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applied

[uh-plahyd] /əˈplaɪd/
adjective
1.
having a practical purpose or use; derived from or involved with actual phenomena (distinguished from theoretical, opposed to pure):
applied mathematics; applied science.
2.
of or relating to those arts or crafts that have a primarily utilitarian function, or to the designs and decorations used in these arts.
Origin of applied
1490-1500
1490-1500; apply + -ed2
Related forms
unapplied, adjective
well-applied, adjective
Dictionary.com Unabridged
Based on the Random House Dictionary, © Random House, Inc. 2015.
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Examples from the Web for well applied
Historical Examples
  • A little instruction well given and well applied is worth any amount of "stuff" poorly done and unapplied.

  • Paris acclaimed her as a genius; which abused term was for once well applied.

    Superwomen Albert Payson Terhune
  • At this stage two or three fomentations (see) well applied may very likely cure it entirely.

    Papers on Health John Kirk
  • The advice which follows can be as well applied to old-fashioned candy making as to the new sort.

    Candy-Making Revolutionized Mary Elizabeth Hall
  • Profitable travel is often laborious, and like all well applied labor, pays.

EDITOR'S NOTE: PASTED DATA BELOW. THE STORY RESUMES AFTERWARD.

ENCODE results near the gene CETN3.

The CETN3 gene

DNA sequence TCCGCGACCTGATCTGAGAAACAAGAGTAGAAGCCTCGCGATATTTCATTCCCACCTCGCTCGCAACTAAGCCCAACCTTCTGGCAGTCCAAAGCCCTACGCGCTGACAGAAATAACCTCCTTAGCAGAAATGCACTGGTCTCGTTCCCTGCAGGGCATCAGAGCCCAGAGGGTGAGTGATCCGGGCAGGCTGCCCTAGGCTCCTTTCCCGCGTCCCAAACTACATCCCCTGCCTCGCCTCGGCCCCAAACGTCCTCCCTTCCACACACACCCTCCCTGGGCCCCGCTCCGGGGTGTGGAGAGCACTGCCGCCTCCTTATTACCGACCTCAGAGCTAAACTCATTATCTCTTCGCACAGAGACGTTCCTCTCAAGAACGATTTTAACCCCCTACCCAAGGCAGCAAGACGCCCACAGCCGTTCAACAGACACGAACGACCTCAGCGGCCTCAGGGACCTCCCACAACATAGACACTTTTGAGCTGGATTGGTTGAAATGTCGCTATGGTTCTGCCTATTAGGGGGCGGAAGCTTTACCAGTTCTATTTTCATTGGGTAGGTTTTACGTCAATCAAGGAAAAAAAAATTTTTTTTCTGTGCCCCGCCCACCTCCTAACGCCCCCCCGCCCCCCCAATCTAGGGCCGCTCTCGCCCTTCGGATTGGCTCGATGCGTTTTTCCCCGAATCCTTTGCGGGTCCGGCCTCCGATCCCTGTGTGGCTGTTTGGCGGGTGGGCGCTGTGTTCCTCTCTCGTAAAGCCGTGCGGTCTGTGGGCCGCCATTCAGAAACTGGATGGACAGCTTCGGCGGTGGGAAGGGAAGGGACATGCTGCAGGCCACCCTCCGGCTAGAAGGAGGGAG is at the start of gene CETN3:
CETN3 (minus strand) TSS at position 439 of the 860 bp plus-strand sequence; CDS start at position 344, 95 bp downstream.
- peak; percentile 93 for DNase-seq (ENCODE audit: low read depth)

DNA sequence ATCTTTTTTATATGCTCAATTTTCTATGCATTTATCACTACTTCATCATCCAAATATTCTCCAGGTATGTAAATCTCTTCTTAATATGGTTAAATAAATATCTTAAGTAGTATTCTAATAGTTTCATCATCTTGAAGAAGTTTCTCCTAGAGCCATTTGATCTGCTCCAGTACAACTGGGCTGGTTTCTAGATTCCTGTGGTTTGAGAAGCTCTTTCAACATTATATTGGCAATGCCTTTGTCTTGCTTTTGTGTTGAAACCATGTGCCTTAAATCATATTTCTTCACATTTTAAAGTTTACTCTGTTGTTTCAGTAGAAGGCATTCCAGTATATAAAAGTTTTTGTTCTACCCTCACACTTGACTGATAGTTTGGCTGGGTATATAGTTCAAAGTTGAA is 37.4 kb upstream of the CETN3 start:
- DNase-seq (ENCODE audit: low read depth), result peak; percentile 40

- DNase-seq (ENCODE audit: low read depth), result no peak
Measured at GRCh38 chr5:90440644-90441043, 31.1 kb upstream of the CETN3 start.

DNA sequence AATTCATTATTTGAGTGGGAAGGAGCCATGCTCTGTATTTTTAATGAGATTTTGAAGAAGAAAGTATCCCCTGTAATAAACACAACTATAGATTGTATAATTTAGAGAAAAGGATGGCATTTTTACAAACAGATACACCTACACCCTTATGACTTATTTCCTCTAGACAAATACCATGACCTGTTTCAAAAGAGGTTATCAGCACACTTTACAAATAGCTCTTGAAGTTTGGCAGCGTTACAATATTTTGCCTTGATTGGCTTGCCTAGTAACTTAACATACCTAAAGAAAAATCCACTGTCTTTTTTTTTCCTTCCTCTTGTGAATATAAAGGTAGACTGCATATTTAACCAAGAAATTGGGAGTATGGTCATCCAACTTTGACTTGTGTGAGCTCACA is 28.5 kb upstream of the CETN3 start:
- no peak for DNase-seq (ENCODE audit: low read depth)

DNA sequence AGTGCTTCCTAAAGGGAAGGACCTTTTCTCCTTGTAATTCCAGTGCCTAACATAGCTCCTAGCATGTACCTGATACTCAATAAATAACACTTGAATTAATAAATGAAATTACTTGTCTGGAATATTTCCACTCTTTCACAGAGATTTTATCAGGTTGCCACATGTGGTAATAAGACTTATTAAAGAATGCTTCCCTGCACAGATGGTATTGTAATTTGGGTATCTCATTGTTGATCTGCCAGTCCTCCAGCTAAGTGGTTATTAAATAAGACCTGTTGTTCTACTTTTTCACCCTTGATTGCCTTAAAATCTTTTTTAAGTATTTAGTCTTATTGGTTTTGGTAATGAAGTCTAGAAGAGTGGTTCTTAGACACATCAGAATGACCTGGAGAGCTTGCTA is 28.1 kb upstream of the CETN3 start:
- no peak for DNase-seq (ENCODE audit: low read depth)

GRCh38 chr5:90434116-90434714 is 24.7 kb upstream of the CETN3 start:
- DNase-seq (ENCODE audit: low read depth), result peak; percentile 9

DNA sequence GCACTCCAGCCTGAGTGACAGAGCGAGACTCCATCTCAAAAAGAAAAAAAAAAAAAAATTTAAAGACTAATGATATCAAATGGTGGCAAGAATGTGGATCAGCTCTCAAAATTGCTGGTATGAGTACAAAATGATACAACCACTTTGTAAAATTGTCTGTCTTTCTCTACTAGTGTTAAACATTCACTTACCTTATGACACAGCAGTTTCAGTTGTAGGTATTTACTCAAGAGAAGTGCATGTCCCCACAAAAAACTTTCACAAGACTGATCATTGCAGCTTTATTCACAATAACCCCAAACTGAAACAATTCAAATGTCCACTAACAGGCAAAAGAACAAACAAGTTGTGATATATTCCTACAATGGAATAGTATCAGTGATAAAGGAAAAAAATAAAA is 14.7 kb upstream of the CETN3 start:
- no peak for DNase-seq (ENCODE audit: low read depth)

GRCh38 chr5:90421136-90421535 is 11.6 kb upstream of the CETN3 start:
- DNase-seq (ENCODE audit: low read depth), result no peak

A Summer's Outing Carter H. Harrison
  • As to many of these nations the terms are well applied, but the Argentine must be excepted.

  • The term is well applied to the Glamorganshire river, which runs through dingles and under mountains.

    Wild Wales George Borrow
  • It is well applied to him who laboured incessantly, lived irreproachably, and died in harness, universally esteemed and regretted.

  • Your reproof, so well applied, I shall never forget: 'had you behaved in a more gentleman-like manner.'

    Pride and Prejudice Jane Austen
  • For one's self, Montrose's verse may be well applied, "To win or lose it all."

    Army Life in a Black Regiment Thomas Wentworth Higginson
British Dictionary definitions for well applied

applied

/əˈplaɪd/
adjective
1.
related to or put to practical use: applied mathematics Compare pure (sense 5)
Collins English Dictionary - Complete & Unabridged 2012 Digital Edition
© William Collins Sons & Co. Ltd. 1979, 1986 © HarperCollins
Publishers 1998, 2000, 2003, 2005, 2006, 2007, 2009, 2012
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Word Origin and History for well applied

applied

adj.

"put to practical use," (as opposed to abstract or theoretical), 1650s, from past participle of apply. Earlier it was used in a sense of "folded" (c.1500).

Online Etymology Dictionary, © 2010 Douglas Harper
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